Some health care union leaders say they are encouraged to hear the premier of Alberta acknowledge the overwhelming pressure workers are under.
However, executives are skeptical that firing Alberta’s health services board and appointing a new administrator with quick fixes is bound to succeed.
Guy Smith, president of the Alberta Union of Provincial Employees, said the provincial government will only meet its goals for better wait times for ambulances, emergency care and surgeries if it hires significantly more people. employees and improve working conditions.
“They need more support, not more upheaval,” Smith said of workers following Premier Danielle Smith’s firing of 11 AHS board members.
AUPE has 45,000 members who work for AHS, in roles such as clerical staff, maintenance, food service, custodial, licensed practical nurses, orderlies, and more.
Guy Smith and the president of the Alberta Health Sciences Association, Mike Parker, met with the premier on Thursday before the system reforms were announced. They said former prime minister Jason Kenney had never met either during his three-year rule.
Union leaders worry about the government’s ability to recruit workers to meet ambitious improvement targets.
Some services, especially in rural areas, “just need staff”, said Guy Smith. “I don’t know where AHS or the Minister will actually find these employees. They won’t magically appear.”
Prime Minister Smith’s rationale for appointing a Dr. John Cowell as AHS trustee and removing the board was to allow Cowell to quickly approve decisions that would allow, for example, the expansion of pilot programs to province-wide and a restructuring of the provincial health authority.
Cowell reports to the Minister of Health and the Prime Minister. It’s not yet known if he has any specific goals to cut AHS managers.
“We need to support our province’s exceptional front-line staff to do what they do best, which means cutting red tape and listening to them and patients,” said the press secretary for the Prime Minister Becca Polak in a statement Friday.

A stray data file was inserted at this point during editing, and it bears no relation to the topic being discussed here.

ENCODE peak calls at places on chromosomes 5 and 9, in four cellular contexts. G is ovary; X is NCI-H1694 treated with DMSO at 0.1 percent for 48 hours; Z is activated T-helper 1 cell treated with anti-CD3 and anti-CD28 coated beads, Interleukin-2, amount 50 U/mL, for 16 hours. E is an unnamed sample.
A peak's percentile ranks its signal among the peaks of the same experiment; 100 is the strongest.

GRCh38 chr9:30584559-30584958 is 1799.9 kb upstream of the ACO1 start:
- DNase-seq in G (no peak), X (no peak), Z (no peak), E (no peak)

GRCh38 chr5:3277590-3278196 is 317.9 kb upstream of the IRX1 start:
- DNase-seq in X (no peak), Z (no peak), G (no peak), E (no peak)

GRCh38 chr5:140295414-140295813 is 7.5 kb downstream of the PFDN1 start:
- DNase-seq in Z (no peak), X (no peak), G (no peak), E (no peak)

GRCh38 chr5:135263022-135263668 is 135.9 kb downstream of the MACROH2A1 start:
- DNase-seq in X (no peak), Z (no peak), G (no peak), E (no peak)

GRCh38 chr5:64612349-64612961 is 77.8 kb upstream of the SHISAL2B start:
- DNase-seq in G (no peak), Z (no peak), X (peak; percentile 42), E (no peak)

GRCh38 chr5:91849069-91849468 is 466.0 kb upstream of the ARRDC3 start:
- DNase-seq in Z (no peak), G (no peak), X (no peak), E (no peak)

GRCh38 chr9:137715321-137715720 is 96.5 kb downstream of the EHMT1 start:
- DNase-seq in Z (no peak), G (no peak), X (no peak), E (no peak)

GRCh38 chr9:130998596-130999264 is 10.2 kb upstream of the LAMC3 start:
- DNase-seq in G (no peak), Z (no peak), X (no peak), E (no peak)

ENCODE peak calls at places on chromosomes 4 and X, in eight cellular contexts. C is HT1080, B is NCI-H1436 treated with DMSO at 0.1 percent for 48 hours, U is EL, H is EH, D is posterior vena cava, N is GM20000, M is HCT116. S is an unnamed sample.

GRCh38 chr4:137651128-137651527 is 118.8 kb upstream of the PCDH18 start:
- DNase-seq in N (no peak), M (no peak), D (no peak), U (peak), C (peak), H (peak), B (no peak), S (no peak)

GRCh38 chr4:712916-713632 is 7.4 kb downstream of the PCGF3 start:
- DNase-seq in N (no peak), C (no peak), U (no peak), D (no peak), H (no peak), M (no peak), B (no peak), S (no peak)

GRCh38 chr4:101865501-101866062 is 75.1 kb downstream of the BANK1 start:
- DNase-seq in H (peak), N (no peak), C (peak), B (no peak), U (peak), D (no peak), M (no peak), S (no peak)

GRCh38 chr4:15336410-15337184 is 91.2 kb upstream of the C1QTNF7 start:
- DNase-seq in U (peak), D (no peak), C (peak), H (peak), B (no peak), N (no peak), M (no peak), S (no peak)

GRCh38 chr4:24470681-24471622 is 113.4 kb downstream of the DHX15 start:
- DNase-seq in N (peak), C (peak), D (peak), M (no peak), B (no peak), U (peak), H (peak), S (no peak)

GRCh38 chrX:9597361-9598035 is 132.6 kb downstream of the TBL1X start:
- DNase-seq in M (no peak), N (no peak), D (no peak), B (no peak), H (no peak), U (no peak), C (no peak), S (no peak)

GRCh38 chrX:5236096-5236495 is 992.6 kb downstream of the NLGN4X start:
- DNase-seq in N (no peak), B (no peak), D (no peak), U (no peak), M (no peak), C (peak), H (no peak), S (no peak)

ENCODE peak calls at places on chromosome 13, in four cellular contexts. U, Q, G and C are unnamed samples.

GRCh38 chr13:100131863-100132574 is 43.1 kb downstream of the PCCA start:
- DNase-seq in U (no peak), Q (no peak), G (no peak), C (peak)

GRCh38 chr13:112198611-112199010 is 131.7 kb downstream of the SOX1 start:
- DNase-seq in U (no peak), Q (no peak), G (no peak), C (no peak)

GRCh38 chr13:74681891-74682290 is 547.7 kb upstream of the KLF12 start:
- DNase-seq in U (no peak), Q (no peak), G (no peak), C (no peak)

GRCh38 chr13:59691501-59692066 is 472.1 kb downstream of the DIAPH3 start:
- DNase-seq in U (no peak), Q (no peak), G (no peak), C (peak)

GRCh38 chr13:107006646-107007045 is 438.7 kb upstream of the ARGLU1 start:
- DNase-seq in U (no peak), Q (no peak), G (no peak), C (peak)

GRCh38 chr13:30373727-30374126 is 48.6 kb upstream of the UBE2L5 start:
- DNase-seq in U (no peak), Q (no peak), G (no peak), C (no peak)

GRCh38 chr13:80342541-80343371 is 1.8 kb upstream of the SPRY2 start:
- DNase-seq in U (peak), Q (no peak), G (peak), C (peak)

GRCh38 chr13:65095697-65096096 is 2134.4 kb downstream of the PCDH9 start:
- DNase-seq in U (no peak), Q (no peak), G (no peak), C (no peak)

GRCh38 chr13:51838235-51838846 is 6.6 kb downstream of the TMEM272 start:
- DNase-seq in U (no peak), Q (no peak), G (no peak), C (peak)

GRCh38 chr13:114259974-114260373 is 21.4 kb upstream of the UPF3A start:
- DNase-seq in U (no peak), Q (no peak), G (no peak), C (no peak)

Union says some proposed solutions are problematic
At a press conference on Thursday, the Prime Minister and Cowell said the leaders knew how to solve some of the problems of many previous studies – they just had to be bold enough to act.
Health Minister Jason Copping referred to a pilot project in which patients are transported between local and regional hospitals for medical tests using vehicles with less equipment on board than an ambulance, by personnel with less medical training.
Parker, whose union represents 240 medical professionals, including paramedics and 911 communicators, said there are good reasons for transporting patients by ambulance, even if they seem stable.
Due to pressures on the health care system, people who are still hospitalized are getting sicker than in the past, Parker said.
“Anyone who can provide a vehicle and a person with a driver’s license (will do) what they deem to be the most benign transfers,” he said. “Well, whose decision is benign? Now we play.”
Parker pointed to a case that brought this discussion to the fore in 1995. A two-year-old Aboriginal boy died in a taxi in his mother’s arms while being transferred between hospitals in Edmonton and St. Paul. .
At the time, health officials said a taxi ride was much cheaper than an ambulance. An inquest into the deaths found the boy would likely have died no matter how he was transported, but it has sparked a review of how patients are moved.
The problem is a shortage of hundreds of paramedics across the province, Parker said.
Cowell also suggested Thursday that communications officers, who respond to 911 calls and dispatch paramedics, could assess over the phone whether the person needs an ambulance or could call Health Link nurses at 811.
Parker said communications managers are already so stretched that they have to hang up callers early to handle more incoming calls. They don’t have time to ask enough questions to analyze emergencies, he said.
Former board member writes scathing letter
Following his criticism of the premier in an interview with CBC News on Thursday, outgoing AHS board member Tony Dagnone wrote an open letter to Albertans on Friday, warning them of the risks to health care.
“His distorted stance on COVID, which I remind the Prime Minister ‘was and is’ a public health issue and not a political punching bag, is nothing short of a borderline breach when life of AHS staff and Albertans is at stake,” Dagnone wrote.
Dagnone said the performance of Alberta healthcare workers, AHS managers and the board during the COVID-19 pandemic was exemplary. He accused her of spreading and promoting ‘medical quackery’, conspiracy allegations, and questioned who would pursue a health care career in a province with an ‘anti-science premier’.
Parker said the letter vindicated and showed the AHS board of directors knew how serious the crisis in frontline care was.
In response, the Prime Minister’s press secretary, Polak, said the changes are an opportunity to improve health system performance for patients.
“This decision was not personal, it is about better outcomes for Albertans, and we are grateful for the work done by the AHS Board of Directors,” she said.